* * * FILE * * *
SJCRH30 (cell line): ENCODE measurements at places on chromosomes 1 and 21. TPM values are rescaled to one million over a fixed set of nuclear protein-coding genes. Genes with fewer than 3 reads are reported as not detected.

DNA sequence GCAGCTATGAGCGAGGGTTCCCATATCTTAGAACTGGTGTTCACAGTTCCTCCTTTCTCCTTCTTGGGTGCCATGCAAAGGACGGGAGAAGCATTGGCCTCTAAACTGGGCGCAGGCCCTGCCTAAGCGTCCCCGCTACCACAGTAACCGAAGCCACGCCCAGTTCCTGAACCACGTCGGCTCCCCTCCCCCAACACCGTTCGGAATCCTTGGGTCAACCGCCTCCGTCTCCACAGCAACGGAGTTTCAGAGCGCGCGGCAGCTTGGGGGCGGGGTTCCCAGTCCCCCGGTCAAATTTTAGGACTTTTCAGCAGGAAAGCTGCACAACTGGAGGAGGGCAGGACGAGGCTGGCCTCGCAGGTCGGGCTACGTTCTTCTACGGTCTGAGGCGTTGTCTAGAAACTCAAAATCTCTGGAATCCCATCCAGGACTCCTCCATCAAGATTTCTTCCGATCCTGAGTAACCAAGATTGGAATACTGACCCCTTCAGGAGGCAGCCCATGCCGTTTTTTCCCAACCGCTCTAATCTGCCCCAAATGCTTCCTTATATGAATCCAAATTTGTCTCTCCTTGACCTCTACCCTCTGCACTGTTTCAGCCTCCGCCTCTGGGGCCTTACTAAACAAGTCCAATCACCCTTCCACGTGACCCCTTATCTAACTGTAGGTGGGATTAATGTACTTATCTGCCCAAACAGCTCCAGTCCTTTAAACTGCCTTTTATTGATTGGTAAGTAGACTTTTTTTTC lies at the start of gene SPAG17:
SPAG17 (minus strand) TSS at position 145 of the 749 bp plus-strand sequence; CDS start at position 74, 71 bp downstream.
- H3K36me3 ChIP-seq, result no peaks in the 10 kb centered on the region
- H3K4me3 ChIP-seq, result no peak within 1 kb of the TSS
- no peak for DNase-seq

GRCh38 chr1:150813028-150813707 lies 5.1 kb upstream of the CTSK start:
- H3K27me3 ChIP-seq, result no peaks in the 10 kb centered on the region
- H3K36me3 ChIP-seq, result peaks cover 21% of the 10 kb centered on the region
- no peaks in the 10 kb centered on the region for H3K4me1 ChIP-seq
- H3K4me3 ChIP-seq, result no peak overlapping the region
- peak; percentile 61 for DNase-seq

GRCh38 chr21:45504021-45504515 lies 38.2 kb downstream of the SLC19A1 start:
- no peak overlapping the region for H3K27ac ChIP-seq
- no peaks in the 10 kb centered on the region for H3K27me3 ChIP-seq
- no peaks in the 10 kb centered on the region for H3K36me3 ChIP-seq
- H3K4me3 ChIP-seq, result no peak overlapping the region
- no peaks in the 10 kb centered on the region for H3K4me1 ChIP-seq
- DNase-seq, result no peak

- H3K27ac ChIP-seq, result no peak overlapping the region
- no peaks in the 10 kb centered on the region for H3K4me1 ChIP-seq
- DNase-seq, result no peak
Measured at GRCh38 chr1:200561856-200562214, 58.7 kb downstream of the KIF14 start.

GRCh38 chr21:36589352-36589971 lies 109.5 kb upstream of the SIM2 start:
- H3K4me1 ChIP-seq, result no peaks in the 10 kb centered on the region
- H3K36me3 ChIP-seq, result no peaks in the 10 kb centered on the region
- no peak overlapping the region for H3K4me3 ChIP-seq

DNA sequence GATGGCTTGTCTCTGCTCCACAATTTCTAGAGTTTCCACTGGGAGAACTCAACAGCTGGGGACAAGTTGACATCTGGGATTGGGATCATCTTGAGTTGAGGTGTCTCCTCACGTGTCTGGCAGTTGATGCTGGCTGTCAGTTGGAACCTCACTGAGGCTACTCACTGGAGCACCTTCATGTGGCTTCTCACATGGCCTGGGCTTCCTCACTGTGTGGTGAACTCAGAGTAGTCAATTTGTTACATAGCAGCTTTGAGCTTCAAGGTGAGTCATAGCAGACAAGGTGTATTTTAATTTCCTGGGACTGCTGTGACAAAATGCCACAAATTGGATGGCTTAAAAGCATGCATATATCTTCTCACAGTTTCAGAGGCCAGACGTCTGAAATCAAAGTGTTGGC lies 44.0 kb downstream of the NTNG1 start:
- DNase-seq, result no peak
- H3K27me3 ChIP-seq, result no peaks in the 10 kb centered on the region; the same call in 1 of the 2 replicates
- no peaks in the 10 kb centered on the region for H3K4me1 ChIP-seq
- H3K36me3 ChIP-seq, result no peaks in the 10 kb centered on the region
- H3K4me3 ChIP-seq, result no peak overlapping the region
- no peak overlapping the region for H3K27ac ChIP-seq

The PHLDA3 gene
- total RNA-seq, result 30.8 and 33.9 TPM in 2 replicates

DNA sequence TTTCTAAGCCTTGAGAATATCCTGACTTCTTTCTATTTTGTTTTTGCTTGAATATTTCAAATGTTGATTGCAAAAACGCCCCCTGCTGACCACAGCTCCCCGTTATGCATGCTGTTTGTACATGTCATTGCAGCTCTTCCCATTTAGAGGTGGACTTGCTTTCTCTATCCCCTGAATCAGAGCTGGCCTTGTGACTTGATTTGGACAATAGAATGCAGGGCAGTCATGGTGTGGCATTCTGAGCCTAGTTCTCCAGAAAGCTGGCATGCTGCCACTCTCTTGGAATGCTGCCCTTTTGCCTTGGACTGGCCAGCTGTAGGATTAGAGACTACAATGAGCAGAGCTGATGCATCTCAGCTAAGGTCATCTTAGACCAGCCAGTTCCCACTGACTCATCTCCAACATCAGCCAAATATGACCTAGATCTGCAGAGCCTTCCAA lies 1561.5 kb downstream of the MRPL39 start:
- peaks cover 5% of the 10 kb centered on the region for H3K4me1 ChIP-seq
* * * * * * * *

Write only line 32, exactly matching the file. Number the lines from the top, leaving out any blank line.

- H3K36me3 ChIP-seq, result no peaks in the 10 kb centered on the region